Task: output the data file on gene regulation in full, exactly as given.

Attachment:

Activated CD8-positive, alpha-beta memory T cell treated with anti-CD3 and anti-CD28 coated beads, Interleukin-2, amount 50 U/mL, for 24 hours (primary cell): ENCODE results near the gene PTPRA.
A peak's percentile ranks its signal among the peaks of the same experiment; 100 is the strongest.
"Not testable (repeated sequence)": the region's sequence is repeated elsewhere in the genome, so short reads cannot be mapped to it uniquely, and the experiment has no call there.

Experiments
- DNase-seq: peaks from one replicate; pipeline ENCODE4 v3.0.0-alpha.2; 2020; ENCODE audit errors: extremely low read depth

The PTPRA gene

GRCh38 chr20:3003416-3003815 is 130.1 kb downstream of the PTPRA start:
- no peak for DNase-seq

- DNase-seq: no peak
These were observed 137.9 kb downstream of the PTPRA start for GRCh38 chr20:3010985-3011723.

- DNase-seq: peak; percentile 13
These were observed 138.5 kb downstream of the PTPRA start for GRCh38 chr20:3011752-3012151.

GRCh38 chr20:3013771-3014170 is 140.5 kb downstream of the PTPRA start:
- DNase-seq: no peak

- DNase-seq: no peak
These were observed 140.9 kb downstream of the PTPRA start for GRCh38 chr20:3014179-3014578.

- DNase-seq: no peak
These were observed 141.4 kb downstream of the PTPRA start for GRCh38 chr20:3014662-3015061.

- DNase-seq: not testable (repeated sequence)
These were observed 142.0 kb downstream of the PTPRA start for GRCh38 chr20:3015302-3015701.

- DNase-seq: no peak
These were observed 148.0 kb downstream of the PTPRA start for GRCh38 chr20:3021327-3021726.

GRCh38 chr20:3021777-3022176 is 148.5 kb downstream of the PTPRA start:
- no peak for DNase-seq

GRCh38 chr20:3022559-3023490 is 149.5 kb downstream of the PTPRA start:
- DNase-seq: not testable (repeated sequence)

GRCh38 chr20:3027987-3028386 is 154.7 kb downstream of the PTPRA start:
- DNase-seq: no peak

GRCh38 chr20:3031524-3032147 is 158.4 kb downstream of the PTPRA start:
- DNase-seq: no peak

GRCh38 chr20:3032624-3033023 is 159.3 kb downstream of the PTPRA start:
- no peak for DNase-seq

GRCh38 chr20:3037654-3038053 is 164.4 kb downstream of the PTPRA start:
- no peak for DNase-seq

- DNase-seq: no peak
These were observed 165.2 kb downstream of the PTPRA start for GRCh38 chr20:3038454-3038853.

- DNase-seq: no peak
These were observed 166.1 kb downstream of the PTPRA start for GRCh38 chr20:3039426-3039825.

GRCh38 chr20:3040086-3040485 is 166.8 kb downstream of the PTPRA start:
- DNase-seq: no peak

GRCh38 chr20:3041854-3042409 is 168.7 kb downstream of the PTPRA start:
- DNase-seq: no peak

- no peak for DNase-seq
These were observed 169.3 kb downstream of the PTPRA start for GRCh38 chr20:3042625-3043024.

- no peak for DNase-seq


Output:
Activated CD8-positive, alpha-beta memory T cell treated with anti-CD3 and anti-CD28 coated beads, Interleukin-2, amount 50 U/mL, for 24 hours (primary cell): ENCODE results near the gene PTPRA.
A peak's percentile ranks its signal among the peaks of the same experiment; 100 is the strongest.
"Not testable (repeated sequence)": the region's sequence is repeated elsewhere in the genome, so short reads cannot be mapped to it uniquely, and the experiment has no call there.

Experiments
- DNase-seq: peaks from one replicate; pipeline ENCODE4 v3.0.0-alpha.2; 2020; ENCODE audit errors: extremely low read depth

The PTPRA gene

GRCh38 chr20:3003416-3003815 is 130.1 kb downstream of the PTPRA start:
- no peak for DNase-seq

- DNase-seq: no peak
These were observed 137.9 kb downstream of the PTPRA start for GRCh38 chr20:3010985-3011723.

- DNase-seq: peak; percentile 13
These were observed 138.5 kb downstream of the PTPRA start for GRCh38 chr20:3011752-3012151.

GRCh38 chr20:3013771-3014170 is 140.5 kb downstream of the PTPRA start:
- DNase-seq: no peak

- DNase-seq: no peak
These were observed 140.9 kb downstream of the PTPRA start for GRCh38 chr20:3014179-3014578.

- DNase-seq: no peak
These were observed 141.4 kb downstream of the PTPRA start for GRCh38 chr20:3014662-3015061.

- DNase-seq: not testable (repeated sequence)
These were observed 142.0 kb downstream of the PTPRA start for GRCh38 chr20:3015302-3015701.

- DNase-seq: no peak
These were observed 148.0 kb downstream of the PTPRA start for GRCh38 chr20:3021327-3021726.

GRCh38 chr20:3021777-3022176 is 148.5 kb downstream of the PTPRA start:
- no peak for DNase-seq

GRCh38 chr20:3022559-3023490 is 149.5 kb downstream of the PTPRA start:
- DNase-seq: not testable (repeated sequence)

GRCh38 chr20:3027987-3028386 is 154.7 kb downstream of the PTPRA start:
- DNase-seq: no peak

GRCh38 chr20:3031524-3032147 is 158.4 kb downstream of the PTPRA start:
- DNase-seq: no peak

GRCh38 chr20:3032624-3033023 is 159.3 kb downstream of the PTPRA start:
- no peak for DNase-seq

GRCh38 chr20:3037654-3038053 is 164.4 kb downstream of the PTPRA start:
- no peak for DNase-seq

- DNase-seq: no peak
These were observed 165.2 kb downstream of the PTPRA start for GRCh38 chr20:3038454-3038853.

- DNase-seq: no peak
These were observed 166.1 kb downstream of the PTPRA start for GRCh38 chr20:3039426-3039825.

GRCh38 chr20:3040086-3040485 is 166.8 kb downstream of the PTPRA start:
- DNase-seq: no peak

GRCh38 chr20:3041854-3042409 is 168.7 kb downstream of the PTPRA start:
- DNase-seq: no peak

- no peak for DNase-seq
These were observed 169.3 kb downstream of the PTPRA start for GRCh38 chr20:3042625-3043024.

- no peak for DNase-seq